Armenia’s history of winemaking is well documented, from Urartu kings in the eighth century BCE referring to the “land of the vineyards,” to Noah getting drunk on wine in the mountains of Ararat in the book of Genesis. However, after thousands of years of cultivation, the practice nearly vanished during Soviet rule. From the 1930s to the early 1990s, Armenian winemakers were instructed to mass-produce fortified wines and brandy rather than traditional table wines.
The rediscovery of a 6,000-year-old winery in the Areni-1 cave in 2011 bolstered a new generation of winemakers. Today Armenian viticulture is experiencing a rebirth, with local growers and winemakers cultivating “Historic World” varieties indigenous to Armenia, Georgia, and Iran, the oldest known wine-producing regions.
Areni-1 cave (also known as Birds’ Cave) is located near the village of Areni, which is famous for its wine production. Excavations at the site began in 2007, yielding large quantities of exceptionally well-preserved organic remains, including basketry, clothing, and the world’s oldest leather shoe. Constant temperatures and low humidity within the cave are ideal for such preservation.
Within the first gallery of the cave, finds dating from the fourth millennium BCE include numerous large vessels typical of wine storage. Chemical analyses of the contents of the vessels point to wine production at the site, which makes it the earliest known winery in the world. Reed stems recovered inside one of the earthenware wine pots or karases near the wine-pressing installation indicate that they were most probably used as straws for drinking wine in the Late Chalcolithic period, in the same manner as they were used (as described by the Greek historian Xenophon) in an Armenian village dwelling in the fifth century BCE.
It appears that from the end of the fifth millennium BCE onwards, people used the cave for different purposes: habitation, keeping animals, storing plant foods, production of wine, and rituals. Finds in the cave span the entire medieval period from the fourth to the eighteenth centuries CE. As excavations continue, new surprising finds highlight the role of the region in these early ages.
ArmAs (Victoria Aslanian)
Golden Grape Armas was born of a dream of Armenak Aslanian. Originally from Armenia, he had established his family in Glendale, California, yet always dreamed of returning to his homeland to establish a vineyard and winery. In 2007, he realized this dream, investing in Aragatsotn, on a rocky plot of land with majestic views of Mount Ararat.
His daughter, Victoria Aslanian, now CEO of the company, spent her childhood between California and Armenia, and now lives in Armenia full time running the vineyards and winery. Each summer ArmAs hosts a wine and jazz festival, featuring Armenian jazz musicians and, of course, ArmAs wines.
Karas (Juliana Del Aguila)
Started in 2003 by Argentine Armenian Eduardo Eurnekian—whose family owns two wineries in Argentina as well—Karas is a sprawling estate in Armavir. Karas was one of the first efforts to bring commercial production and international attention to Armenian wines. Their work helped to spark the wine renaissance happening today, illustrating the capability of the Armenian terroir. Karas is part of a larger program of investment and philanthropic contributions to Armenia, including the Zvartnots Airport in Yerevan and a program to distribute computers to children across the country.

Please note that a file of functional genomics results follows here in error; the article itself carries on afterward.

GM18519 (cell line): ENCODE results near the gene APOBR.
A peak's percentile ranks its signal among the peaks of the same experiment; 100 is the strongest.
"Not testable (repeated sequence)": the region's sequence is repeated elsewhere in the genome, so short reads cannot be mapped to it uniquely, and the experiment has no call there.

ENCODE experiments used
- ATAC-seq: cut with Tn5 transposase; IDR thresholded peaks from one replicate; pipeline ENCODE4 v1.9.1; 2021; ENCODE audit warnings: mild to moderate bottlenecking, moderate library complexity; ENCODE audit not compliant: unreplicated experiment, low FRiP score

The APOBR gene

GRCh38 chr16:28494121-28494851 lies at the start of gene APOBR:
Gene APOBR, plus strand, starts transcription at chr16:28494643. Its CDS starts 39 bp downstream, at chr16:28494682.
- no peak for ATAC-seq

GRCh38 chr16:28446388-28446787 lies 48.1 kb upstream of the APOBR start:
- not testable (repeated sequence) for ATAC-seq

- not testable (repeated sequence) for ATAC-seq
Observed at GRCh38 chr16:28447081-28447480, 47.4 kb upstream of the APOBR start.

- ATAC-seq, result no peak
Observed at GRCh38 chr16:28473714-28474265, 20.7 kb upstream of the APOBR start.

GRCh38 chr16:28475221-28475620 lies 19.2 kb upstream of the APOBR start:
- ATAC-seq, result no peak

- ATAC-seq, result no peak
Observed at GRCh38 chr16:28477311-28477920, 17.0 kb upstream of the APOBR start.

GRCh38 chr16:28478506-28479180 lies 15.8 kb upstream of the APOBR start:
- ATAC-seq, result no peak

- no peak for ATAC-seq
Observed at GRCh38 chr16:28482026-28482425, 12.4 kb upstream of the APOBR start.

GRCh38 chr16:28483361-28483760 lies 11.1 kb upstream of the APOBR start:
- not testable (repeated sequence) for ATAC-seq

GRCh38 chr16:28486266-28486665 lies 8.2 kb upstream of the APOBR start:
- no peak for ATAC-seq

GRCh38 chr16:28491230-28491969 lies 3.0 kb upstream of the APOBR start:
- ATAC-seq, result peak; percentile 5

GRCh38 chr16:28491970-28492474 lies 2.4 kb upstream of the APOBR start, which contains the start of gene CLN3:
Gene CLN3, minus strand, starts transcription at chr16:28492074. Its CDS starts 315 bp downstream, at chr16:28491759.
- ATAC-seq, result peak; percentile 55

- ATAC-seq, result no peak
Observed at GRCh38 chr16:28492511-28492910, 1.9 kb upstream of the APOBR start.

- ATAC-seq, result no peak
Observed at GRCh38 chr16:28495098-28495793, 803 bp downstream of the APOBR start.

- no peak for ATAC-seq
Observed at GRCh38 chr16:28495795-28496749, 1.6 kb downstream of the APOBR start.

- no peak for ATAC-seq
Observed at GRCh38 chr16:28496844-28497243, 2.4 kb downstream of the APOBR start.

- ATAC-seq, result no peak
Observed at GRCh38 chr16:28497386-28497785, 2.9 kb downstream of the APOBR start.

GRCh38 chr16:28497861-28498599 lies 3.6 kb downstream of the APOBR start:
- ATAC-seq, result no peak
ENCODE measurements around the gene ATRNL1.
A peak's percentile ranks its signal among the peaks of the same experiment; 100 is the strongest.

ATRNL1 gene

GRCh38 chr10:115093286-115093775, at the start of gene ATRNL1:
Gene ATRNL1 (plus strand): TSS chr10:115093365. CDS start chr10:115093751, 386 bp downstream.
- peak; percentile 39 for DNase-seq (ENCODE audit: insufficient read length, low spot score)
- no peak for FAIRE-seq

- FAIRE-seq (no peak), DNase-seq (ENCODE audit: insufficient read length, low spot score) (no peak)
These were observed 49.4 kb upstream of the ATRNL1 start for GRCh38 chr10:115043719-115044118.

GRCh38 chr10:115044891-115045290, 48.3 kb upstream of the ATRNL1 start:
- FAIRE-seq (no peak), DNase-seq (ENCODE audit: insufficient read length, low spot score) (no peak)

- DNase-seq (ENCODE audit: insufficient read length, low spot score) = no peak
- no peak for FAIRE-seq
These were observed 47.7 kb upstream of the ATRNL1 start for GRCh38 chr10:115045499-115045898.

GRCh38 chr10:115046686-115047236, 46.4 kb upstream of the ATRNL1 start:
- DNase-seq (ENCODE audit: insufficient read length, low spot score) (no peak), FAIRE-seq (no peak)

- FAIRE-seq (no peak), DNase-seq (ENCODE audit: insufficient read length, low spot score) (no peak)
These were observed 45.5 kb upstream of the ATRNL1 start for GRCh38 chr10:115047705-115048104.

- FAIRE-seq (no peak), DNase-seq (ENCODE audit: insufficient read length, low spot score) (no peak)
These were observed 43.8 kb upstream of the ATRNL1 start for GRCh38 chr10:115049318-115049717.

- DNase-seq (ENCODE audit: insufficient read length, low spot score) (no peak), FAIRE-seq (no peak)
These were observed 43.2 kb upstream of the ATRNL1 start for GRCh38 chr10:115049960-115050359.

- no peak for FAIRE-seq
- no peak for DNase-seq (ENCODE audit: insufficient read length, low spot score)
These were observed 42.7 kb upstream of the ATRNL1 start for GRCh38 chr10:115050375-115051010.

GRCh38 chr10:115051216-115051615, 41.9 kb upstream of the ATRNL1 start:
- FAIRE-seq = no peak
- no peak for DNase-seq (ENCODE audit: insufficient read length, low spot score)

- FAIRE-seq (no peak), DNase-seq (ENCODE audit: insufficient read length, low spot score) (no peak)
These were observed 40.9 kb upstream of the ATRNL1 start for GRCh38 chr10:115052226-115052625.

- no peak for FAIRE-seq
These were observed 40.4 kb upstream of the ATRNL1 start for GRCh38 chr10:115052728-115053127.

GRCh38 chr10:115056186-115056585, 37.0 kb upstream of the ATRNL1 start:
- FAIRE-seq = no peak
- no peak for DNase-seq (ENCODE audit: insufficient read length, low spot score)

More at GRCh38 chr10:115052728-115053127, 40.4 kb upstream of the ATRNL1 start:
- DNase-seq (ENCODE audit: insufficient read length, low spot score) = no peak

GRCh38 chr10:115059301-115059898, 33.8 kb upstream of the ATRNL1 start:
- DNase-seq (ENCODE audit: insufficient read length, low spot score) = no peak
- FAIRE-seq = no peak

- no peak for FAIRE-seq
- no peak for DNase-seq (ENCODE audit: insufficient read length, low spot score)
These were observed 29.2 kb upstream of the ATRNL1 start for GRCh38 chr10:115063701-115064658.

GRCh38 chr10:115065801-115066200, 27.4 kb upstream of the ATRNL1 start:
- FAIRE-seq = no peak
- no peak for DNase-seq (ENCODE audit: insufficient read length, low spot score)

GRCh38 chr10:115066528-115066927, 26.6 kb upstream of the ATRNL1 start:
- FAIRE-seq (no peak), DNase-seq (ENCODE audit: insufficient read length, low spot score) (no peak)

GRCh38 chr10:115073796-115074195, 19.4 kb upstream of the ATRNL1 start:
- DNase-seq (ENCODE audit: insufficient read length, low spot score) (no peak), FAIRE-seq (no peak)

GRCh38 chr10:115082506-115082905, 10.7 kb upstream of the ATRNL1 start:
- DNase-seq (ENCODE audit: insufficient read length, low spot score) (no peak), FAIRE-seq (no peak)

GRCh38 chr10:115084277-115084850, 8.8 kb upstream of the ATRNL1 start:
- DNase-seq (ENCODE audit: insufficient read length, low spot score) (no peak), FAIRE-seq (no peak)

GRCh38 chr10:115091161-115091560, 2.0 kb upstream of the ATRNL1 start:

Trinity Canyon Vineyards (Hovakim Saghatelyan)
“Winter is the perfect time to cleanse the soul for blossoming Spring. Therefore, don’t underestimate the power of the Sun even if it is not able melt the snow during these freezing days. At least it may start to warm the ice in your heart during daily sunny meditations. If that doesn’t work either go get a glass or two of red wine to warm your frozen soul. Today I will do both.” —Hovakim Saghatelyan, Trinity co-founder
Trinity Canyon Vineyards began in 2009, when three enthusiastic and determined Armenian wine aficionados decided to try their hand at winemaking. The efforts at their vineyards and winery in Yeghegnadzor include a great deal of experimentation: making wine in karas and working toward completely organic production.
In addition to winemaking, the founders of Trinity are also responsible for a new wine culture in Yerevan. The opening of In Vino sparked a new life for Saryan Street, which is now the home of YereWine Days Festival.
Van Ardi (Varuzhan Mouradian)
In building Van Ardi, founder and vintner Varuzhan Mouradian returned to his roots—both physically and metaphorically. The wine is named for Van, the ancient capital of Armenia (now in modern-day Turkey), where his family’s ancestors were from. Van Ardi means “sun of Van.” Mouradian decided to “repatriate” to Armenia from California to establish the vineyard and winery, investing in a plot of land in Ashtarak. The land had to first be cleared of stones and boulders, but the volcanic soil in this area known for ancient winemaking still maintains its terroir.
WineWorks (Vahe Keushguerian)
Vahe Keushguerian, a repatriate to Armenia who grew up in Lebanon, is a force in Armenian winemaking today. He is a winemaker—his label, Keush, is a sparkling white made from grapes grown in Khachik, one of the highest altitude vineyards in the world at just over a mile above sea level—and also an innovator.
His latest venture is WineWorks, a winery incubator offering winemaking and viticulture services, as well as strategic winery and marketing management support. The organization’s aim is to support small growers and producers to create an inclusive and diversified wine sector in Armenia. WineWorks is also studying Armenia’s viticulture heritage, with two nurseries propagating ancient and indigenous varietals that are made available to the growing Armenian wine industry.